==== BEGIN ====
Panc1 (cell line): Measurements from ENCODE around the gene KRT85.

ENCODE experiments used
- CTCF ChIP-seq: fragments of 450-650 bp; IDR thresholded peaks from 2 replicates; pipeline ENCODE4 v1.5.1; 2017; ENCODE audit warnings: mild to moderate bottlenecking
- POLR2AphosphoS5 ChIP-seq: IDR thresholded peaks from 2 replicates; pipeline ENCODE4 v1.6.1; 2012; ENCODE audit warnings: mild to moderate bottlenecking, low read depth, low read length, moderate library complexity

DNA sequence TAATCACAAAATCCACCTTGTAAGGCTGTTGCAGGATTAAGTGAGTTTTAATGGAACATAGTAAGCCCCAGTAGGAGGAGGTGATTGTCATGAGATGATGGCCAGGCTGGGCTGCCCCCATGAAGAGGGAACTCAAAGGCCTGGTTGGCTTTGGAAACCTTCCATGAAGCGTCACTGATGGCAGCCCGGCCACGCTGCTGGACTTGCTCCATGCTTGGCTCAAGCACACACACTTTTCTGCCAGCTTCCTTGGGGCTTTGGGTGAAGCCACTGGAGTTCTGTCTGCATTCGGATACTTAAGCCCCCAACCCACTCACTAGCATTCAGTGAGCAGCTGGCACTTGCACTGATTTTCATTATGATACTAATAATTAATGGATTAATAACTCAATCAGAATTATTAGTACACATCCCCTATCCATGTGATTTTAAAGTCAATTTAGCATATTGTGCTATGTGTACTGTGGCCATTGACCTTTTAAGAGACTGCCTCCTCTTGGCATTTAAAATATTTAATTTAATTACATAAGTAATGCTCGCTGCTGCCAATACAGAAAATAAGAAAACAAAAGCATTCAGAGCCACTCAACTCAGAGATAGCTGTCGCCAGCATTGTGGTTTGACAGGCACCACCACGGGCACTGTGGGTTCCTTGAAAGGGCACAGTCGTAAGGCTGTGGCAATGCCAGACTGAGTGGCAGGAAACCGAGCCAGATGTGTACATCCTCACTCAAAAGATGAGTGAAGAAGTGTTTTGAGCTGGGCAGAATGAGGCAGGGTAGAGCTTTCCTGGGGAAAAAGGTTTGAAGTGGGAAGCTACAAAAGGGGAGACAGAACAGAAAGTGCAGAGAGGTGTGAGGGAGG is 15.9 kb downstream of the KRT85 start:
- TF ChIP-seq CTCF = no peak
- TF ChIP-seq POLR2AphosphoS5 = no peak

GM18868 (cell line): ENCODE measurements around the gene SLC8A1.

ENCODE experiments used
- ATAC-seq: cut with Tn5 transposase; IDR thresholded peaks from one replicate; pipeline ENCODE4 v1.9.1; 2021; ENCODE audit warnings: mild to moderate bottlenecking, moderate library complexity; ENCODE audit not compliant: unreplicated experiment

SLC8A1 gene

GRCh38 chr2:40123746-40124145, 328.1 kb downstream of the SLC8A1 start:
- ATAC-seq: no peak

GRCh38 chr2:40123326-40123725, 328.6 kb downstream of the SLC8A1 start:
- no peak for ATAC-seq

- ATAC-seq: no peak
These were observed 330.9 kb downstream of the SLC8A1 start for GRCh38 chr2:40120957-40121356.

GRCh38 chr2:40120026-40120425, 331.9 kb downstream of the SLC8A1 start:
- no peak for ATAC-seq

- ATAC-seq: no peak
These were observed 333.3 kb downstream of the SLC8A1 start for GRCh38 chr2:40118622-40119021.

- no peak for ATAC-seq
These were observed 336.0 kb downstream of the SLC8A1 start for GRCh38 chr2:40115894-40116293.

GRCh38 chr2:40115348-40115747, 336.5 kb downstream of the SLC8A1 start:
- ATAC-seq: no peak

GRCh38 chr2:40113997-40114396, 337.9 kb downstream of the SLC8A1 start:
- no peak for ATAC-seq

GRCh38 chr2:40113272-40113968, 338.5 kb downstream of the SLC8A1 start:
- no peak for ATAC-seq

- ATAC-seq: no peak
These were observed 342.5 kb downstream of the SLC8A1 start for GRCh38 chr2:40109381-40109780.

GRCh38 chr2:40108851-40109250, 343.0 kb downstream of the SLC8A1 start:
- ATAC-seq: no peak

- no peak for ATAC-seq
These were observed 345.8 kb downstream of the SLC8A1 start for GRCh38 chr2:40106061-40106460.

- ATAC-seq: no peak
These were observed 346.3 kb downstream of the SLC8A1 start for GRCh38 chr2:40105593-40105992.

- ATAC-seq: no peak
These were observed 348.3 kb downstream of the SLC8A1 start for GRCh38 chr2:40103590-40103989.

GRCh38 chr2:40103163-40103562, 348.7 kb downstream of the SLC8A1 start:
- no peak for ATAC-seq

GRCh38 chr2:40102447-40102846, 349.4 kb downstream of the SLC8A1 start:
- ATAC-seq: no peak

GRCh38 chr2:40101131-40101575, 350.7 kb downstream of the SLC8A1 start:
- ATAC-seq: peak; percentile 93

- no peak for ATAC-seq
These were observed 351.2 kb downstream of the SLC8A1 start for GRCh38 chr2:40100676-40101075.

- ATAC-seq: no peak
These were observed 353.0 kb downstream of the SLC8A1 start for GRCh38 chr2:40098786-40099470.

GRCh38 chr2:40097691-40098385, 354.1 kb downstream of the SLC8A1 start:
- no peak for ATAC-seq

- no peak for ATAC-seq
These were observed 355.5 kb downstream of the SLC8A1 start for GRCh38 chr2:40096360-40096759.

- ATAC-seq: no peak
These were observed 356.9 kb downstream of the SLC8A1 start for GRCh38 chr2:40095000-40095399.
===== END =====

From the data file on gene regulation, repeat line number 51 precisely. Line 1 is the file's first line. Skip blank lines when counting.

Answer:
- no peak for ATAC-seq